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GUIDE IN BRIEF

Covid-19’s hidden health crisis of the mind

Sarah Mazzetti for Quartz
Published Last updated
Sarah Mazzetti for Quartz

The Big Idea

The coronavirus pandemic is expected to lead to a huge influx of patients in need of mental health support, and is an opportunity to reshape the systems that provide that care. Here’s the TLDR on our latest member-exclusive field guide on mental health’s turning point.


🤔Here’s Why

1️⃣ The coronavirus pandemic and its ripple effects are increasing mental distress around the world.

2️⃣ Many countries are ill-equipped to provide the support needed.

3️⃣  This moment could present an opportunity to shape mental health care systems into what they always should have been.

4️⃣  For the first time, the psychological wellbeing of low-paid yet essential workers is being brought to the fore.

5️⃣ And the pandemic has opened up a conversation around mental health support in places dogged by stigma.


📝 The Details

1️⃣ The coronavirus pandemic and its ripple effects are increasing mental distress around the world.

Experts in countries from France to Brazil, from Ethiopia to the United Kingdom, are calling attention to what they anticipate could be a huge influx of patients in need of mental health care, with needs far greater than the countries’ existing systems can handle. In May, Tedros Adhanom Ghebreyesus, the director of the World Health Organization (WHO), said it had become “crystal clear that mental health needs must be treated as a core element of our response to and recovery from the Covid-19 pandemic. A failure to take people’s emotional wellbeing seriously will lead to long-term social and economic costs to society.”

2️⃣ Many countries are ill-equipped to provide the support needed.

The US, as an example, has seen more cases of Covid-19 per capita than any other country and its citizens already had higher rates of unmet mental health needs than many other countries. Even before the pandemic, many of these patients couldn’t get the treatment they needed. “The gap in access to care is like the Grand Canyon. Any uptick is going to crush it,” says Luana Marques, who is the director and founder of the Community Psychiatry Program for Research in Implementation and Dissemination of Evidence Based Treatments (PRIDE) at Massachusetts General Hospital. Confounding the issue is the fact that people may not be seeking care or treatment out of fear of contracting Covid-19.

3️⃣ This moment could present an opportunity to shape mental health care systems into what they always should have been.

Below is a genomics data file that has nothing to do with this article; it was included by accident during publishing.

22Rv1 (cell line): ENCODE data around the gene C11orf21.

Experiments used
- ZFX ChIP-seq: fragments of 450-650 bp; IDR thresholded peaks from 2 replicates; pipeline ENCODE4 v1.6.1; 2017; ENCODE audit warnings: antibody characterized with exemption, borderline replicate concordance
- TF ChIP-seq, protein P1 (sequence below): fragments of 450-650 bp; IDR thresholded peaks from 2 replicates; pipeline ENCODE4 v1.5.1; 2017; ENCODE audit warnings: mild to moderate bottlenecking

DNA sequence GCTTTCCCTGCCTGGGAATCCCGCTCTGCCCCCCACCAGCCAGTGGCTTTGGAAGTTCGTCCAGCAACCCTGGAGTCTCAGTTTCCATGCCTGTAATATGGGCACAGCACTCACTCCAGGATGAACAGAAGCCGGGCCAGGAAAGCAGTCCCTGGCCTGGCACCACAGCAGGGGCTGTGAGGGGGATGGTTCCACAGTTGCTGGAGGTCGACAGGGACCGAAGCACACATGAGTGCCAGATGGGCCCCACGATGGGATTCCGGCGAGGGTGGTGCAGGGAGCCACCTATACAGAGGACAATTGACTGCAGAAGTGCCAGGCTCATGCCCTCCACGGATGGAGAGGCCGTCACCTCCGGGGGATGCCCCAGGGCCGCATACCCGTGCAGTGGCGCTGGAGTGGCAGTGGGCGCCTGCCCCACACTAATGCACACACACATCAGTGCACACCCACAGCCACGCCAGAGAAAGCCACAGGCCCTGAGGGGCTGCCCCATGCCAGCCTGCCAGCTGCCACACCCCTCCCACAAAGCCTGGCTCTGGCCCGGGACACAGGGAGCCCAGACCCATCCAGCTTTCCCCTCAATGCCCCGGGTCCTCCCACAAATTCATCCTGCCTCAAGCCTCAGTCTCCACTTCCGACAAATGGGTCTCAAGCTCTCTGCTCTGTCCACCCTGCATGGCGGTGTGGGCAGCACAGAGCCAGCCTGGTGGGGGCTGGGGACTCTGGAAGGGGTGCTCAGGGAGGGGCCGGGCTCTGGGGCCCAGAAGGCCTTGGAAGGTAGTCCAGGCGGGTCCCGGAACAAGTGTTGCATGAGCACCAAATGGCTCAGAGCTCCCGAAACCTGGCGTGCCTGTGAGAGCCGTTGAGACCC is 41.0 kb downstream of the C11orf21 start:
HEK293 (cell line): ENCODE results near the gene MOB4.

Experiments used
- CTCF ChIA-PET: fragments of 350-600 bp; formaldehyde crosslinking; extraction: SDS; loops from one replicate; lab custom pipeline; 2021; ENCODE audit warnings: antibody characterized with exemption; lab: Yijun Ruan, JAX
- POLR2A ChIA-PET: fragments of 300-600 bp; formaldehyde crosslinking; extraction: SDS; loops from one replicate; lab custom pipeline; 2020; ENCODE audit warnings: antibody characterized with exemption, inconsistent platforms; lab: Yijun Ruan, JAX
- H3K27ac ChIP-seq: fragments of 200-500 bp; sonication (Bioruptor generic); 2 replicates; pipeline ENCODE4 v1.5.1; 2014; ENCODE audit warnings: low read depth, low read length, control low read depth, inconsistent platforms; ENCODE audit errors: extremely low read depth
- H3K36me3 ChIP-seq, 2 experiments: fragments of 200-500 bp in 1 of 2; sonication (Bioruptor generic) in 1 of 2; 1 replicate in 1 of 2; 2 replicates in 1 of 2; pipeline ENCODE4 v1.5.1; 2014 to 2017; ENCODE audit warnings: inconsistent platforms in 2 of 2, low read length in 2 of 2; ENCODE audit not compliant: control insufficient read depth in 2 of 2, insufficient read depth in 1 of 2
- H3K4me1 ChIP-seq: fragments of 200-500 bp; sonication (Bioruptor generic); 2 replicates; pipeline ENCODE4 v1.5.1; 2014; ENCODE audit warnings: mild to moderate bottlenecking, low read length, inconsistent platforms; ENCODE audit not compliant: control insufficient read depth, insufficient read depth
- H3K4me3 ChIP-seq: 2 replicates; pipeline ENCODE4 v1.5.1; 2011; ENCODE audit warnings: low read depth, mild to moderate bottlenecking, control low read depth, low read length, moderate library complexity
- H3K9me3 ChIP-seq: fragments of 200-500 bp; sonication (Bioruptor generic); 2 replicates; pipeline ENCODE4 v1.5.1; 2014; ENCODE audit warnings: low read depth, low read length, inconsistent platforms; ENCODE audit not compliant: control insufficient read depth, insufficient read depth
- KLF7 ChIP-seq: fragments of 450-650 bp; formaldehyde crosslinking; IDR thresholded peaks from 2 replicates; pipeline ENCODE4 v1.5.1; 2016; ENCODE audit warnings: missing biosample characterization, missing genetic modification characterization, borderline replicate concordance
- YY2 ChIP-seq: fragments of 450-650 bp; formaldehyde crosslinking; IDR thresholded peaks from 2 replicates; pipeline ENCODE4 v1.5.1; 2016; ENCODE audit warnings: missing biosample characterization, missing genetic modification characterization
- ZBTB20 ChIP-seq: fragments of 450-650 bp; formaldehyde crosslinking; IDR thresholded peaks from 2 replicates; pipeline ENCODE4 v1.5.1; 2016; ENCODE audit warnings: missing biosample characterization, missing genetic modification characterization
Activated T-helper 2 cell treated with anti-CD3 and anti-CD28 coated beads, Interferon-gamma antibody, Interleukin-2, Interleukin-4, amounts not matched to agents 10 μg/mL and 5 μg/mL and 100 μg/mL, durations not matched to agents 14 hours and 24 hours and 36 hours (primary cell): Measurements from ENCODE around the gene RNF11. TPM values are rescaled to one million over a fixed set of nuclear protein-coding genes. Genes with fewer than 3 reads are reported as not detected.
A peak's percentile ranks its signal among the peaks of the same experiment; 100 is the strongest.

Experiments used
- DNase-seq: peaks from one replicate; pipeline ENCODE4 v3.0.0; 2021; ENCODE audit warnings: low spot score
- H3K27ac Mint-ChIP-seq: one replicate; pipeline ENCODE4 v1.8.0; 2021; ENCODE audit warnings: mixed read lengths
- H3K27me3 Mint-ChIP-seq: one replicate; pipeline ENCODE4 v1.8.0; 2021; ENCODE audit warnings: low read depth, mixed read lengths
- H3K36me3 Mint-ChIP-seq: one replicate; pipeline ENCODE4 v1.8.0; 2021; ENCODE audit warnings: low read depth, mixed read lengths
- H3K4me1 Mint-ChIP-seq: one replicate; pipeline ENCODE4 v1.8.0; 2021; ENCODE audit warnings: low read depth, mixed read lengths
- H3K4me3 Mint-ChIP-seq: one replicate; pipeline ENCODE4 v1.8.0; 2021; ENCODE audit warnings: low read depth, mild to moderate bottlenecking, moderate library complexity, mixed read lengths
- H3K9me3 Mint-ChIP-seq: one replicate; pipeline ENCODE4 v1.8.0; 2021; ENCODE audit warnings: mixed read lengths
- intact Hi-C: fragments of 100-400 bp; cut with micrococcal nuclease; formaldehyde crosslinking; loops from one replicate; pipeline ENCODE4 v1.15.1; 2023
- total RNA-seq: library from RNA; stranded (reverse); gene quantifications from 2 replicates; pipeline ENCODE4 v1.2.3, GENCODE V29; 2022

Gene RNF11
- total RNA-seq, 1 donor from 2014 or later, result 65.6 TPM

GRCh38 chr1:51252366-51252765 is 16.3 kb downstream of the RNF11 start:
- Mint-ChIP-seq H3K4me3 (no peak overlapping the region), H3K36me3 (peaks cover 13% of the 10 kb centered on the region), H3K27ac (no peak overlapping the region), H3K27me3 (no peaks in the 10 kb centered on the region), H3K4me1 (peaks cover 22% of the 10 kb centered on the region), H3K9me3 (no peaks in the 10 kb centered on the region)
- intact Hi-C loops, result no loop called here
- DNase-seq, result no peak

Professionals are taking innovative approaches to increase psychological and psychiatric support, while adoption of some practices is accelerating. Telehealth has already been one of the great successes of the pandemic. As lockdown orders prevented in-person visits, psychologist appointments have moved online. For some, online appointments are actually more accessible. As countries around the world consider different measures, some may help address the short-term mental health crisis. But to improve care for patients into the future, the world will need more science to find new treatments and effective models.

4️⃣ For the first time, the psychological wellbeing of low-paid yet essential workers is being brought to the fore.

The pandemic has exposed a less commonly discussed inequality: the mental health care accessible to white-collar and non-white-collar workers. Discussions of mental illness have long been taboo in the workplace, and in recent years tended to focus on white-collar professionals and the impact of working long hours. Companies are finally starting to pay attention to the mental wellbeing of the millions of frontline workers toiling through a public health crisis—from healthcare providers to cashiers to delivery drivers.

5️⃣ And the pandemic has opened up a conversation around mental health support in places dogged by stigma.

Many African countries suffer from a dire lack of mental health care professionals, and extremely limited infrastructure to deal with mental wellbeing. A legacy of brutal colonial practices and the outsourcing of care has at times resulted in inhumane treatment approaches. Some mental care providers are reporting that the nature of Covid-19—a unique crisis that can affect anyone, regardless of income or status—is bringing the issue of mental health to the fore in ways that people in power, from governments to funders, are finding hard to ignore.

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